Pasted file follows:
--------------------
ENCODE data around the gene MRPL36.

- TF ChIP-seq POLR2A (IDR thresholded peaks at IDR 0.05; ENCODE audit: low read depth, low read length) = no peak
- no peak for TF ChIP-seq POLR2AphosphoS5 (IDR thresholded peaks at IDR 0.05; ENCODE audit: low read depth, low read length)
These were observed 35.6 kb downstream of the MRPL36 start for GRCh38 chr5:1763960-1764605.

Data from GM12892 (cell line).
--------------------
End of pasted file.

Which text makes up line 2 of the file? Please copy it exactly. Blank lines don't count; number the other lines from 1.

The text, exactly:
- TF ChIP-seq POLR2A (IDR thresholded peaks at IDR 0.05; ENCODE audit: low read depth, low read length) = no peak